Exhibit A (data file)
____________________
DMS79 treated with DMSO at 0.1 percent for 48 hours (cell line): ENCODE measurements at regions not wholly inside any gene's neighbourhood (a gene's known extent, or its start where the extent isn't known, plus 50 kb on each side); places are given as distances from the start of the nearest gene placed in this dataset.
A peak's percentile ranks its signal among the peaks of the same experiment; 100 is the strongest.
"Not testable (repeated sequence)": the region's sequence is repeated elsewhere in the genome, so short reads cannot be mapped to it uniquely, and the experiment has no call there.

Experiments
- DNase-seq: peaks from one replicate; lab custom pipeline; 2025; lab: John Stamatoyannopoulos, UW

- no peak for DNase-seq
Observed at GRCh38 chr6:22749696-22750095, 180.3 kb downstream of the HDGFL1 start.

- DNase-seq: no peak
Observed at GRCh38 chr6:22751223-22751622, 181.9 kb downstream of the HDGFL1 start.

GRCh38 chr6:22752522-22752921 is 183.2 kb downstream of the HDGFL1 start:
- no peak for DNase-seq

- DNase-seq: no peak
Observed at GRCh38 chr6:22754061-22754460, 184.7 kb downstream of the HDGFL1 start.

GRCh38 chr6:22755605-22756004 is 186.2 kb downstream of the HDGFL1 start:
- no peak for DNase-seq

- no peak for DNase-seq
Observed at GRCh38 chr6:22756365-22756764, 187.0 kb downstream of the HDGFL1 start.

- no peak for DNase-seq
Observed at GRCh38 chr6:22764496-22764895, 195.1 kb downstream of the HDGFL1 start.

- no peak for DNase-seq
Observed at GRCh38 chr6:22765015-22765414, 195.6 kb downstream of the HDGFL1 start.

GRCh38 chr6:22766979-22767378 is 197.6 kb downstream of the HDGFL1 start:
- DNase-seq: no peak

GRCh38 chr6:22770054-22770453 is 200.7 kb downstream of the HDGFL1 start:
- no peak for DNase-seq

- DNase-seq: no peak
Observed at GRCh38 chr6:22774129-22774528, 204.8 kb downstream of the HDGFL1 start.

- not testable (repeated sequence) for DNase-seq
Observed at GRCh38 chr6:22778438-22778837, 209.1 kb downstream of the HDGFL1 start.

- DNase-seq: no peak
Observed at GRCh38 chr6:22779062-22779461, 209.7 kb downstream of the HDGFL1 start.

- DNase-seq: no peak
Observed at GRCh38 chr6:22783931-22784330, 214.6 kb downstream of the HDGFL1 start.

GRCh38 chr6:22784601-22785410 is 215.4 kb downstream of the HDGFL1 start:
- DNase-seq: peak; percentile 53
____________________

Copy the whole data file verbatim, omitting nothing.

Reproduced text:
DMS79 treated with DMSO at 0.1 percent for 48 hours (cell line): ENCODE measurements at regions not wholly inside any gene's neighbourhood (a gene's known extent, or its start where the extent isn't known, plus 50 kb on each side); places are given as distances from the start of the nearest gene placed in this dataset.
A peak's percentile ranks its signal among the peaks of the same experiment; 100 is the strongest.
"Not testable (repeated sequence)": the region's sequence is repeated elsewhere in the genome, so short reads cannot be mapped to it uniquely, and the experiment has no call there.

Experiments
- DNase-seq: peaks from one replicate; lab custom pipeline; 2025; lab: John Stamatoyannopoulos, UW

- no peak for DNase-seq
Observed at GRCh38 chr6:22749696-22750095, 180.3 kb downstream of the HDGFL1 start.

- DNase-seq: no peak
Observed at GRCh38 chr6:22751223-22751622, 181.9 kb downstream of the HDGFL1 start.

GRCh38 chr6:22752522-22752921 is 183.2 kb downstream of the HDGFL1 start:
- no peak for DNase-seq

- DNase-seq: no peak
Observed at GRCh38 chr6:22754061-22754460, 184.7 kb downstream of the HDGFL1 start.

GRCh38 chr6:22755605-22756004 is 186.2 kb downstream of the HDGFL1 start:
- no peak for DNase-seq

- no peak for DNase-seq
Observed at GRCh38 chr6:22756365-22756764, 187.0 kb downstream of the HDGFL1 start.

- no peak for DNase-seq
Observed at GRCh38 chr6:22764496-22764895, 195.1 kb downstream of the HDGFL1 start.

- no peak for DNase-seq
Observed at GRCh38 chr6:22765015-22765414, 195.6 kb downstream of the HDGFL1 start.

GRCh38 chr6:22766979-22767378 is 197.6 kb downstream of the HDGFL1 start:
- DNase-seq: no peak

GRCh38 chr6:22770054-22770453 is 200.7 kb downstream of the HDGFL1 start:
- no peak for DNase-seq

- DNase-seq: no peak
Observed at GRCh38 chr6:22774129-22774528, 204.8 kb downstream of the HDGFL1 start.

- not testable (repeated sequence) for DNase-seq
Observed at GRCh38 chr6:22778438-22778837, 209.1 kb downstream of the HDGFL1 start.

- DNase-seq: no peak
Observed at GRCh38 chr6:22779062-22779461, 209.7 kb downstream of the HDGFL1 start.

- DNase-seq: no peak
Observed at GRCh38 chr6:22783931-22784330, 214.6 kb downstream of the HDGFL1 start.

GRCh38 chr6:22784601-22785410 is 215.4 kb downstream of the HDGFL1 start:
- DNase-seq: peak; percentile 53